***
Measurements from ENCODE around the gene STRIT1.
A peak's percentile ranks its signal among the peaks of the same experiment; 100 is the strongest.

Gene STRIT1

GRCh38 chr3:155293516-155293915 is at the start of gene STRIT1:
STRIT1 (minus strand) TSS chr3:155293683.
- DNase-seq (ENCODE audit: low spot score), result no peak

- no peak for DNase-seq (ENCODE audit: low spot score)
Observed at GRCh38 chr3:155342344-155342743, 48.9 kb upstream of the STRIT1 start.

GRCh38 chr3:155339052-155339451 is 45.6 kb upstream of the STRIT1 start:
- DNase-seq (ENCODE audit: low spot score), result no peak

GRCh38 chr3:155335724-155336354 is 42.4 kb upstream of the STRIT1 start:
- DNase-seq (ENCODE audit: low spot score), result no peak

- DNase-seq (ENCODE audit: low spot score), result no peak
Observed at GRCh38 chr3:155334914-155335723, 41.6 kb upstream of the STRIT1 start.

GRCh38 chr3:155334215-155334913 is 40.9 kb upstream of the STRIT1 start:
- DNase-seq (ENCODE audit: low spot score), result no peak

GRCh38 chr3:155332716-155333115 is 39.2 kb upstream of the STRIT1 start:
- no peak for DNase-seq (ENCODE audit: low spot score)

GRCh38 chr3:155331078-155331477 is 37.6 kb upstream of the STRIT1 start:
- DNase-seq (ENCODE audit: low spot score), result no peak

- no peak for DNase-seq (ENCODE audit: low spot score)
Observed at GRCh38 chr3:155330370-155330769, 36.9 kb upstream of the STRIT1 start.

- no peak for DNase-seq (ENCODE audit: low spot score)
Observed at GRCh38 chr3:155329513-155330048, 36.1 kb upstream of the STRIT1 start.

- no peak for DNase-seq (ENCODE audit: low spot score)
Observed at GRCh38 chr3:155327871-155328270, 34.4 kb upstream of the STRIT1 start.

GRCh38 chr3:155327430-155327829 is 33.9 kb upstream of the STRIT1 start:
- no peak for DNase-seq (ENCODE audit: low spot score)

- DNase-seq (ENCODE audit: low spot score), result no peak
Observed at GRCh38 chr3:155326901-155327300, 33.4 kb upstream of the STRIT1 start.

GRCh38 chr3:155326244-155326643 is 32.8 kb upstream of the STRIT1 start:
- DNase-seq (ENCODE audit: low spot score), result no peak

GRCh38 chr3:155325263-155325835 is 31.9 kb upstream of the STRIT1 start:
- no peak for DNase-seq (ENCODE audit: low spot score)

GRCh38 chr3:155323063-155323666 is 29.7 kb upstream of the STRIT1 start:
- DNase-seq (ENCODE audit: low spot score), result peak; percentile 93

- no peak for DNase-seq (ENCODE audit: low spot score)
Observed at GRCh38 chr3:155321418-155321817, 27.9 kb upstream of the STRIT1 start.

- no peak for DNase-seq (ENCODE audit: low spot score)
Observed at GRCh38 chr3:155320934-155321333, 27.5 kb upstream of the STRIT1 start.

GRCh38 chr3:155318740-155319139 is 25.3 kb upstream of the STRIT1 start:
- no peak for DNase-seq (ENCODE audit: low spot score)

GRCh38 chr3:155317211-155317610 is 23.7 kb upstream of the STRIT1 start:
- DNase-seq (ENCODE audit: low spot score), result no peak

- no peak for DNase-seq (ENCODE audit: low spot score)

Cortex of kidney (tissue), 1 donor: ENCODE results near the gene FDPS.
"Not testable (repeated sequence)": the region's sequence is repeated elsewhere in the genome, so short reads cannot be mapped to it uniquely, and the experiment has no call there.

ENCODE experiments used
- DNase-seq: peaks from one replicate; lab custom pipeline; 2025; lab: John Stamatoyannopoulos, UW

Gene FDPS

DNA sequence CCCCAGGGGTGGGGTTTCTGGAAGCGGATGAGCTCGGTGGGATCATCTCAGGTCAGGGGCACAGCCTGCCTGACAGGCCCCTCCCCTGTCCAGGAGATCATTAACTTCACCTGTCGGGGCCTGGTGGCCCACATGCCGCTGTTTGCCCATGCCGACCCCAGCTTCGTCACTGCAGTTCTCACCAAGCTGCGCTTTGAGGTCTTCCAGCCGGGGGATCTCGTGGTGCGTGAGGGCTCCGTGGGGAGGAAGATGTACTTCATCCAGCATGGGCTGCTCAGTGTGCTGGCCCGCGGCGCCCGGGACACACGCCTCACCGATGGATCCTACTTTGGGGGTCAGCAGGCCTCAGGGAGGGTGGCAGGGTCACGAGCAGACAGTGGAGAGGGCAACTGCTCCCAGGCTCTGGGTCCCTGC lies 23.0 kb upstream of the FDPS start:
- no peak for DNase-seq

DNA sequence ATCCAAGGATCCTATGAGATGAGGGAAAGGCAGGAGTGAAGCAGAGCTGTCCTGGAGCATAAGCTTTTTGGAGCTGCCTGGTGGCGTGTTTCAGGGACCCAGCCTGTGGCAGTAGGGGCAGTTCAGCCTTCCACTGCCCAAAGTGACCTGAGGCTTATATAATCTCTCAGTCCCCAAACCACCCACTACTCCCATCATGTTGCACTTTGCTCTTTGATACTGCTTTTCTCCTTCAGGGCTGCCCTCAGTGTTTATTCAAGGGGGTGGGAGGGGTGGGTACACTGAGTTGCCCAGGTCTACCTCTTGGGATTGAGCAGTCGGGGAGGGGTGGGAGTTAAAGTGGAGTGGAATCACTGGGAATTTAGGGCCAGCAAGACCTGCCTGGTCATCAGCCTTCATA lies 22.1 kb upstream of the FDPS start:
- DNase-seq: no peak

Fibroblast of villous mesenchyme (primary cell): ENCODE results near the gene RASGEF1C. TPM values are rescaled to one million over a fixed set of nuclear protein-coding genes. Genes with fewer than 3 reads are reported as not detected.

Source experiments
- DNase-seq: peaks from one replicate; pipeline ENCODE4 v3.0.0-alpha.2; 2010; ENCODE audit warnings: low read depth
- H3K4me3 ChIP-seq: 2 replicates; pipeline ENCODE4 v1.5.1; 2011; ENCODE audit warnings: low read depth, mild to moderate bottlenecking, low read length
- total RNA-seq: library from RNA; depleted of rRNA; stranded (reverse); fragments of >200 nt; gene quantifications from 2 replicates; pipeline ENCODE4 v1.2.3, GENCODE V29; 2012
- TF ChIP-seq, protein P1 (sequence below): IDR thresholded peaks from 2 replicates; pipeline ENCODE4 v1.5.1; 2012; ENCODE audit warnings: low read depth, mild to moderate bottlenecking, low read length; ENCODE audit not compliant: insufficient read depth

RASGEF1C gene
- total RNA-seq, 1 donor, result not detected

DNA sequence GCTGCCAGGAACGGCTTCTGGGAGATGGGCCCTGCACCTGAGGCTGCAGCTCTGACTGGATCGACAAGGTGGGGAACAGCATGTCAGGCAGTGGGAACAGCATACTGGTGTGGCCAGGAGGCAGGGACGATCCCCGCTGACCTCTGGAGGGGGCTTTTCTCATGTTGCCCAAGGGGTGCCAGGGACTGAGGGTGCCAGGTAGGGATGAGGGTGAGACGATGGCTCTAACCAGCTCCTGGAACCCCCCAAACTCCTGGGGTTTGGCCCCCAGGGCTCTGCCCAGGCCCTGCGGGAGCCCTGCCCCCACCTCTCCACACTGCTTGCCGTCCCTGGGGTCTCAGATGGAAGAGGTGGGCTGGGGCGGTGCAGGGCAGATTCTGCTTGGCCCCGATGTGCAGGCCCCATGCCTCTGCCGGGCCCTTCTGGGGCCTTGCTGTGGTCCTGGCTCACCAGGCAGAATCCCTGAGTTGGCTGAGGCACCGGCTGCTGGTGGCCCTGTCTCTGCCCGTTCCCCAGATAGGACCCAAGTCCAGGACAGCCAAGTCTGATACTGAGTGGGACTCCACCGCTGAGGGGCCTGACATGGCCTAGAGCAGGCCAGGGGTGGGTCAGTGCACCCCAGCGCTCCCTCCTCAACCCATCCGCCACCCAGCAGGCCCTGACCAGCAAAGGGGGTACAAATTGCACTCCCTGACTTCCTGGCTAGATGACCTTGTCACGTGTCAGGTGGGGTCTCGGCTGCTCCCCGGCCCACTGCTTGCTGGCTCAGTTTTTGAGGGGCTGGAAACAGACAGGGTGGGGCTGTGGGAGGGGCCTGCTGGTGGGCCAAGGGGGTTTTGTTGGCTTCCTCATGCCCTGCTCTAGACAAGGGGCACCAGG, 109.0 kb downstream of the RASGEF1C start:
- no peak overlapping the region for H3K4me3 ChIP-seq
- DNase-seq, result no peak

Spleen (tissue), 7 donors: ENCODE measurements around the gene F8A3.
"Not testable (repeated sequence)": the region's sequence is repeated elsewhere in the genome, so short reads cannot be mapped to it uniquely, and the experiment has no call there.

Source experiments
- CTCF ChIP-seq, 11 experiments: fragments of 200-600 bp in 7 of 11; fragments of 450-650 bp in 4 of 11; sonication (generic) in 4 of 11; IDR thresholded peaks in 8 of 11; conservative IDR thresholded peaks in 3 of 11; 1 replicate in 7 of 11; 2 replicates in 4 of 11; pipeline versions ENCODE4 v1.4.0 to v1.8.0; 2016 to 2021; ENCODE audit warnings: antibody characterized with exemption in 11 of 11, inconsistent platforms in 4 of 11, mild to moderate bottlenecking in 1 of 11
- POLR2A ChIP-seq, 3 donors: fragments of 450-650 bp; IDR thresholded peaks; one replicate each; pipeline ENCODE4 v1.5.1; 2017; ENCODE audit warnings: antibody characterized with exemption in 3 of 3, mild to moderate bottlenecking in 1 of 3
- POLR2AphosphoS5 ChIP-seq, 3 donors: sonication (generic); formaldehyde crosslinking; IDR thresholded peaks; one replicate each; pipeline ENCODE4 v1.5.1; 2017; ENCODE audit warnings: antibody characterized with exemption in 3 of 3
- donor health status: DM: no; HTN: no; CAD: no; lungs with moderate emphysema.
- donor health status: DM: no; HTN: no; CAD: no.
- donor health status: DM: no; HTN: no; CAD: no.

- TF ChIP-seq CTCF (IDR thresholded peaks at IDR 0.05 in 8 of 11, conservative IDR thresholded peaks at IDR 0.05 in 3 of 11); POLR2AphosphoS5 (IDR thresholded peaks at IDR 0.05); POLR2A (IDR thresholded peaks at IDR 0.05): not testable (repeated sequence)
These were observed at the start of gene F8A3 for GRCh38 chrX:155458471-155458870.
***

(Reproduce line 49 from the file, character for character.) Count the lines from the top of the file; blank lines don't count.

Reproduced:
- DNase-seq: peaks from one replicate; lab custom pipeline; 2025; lab: John Stamatoyannopoulos, UW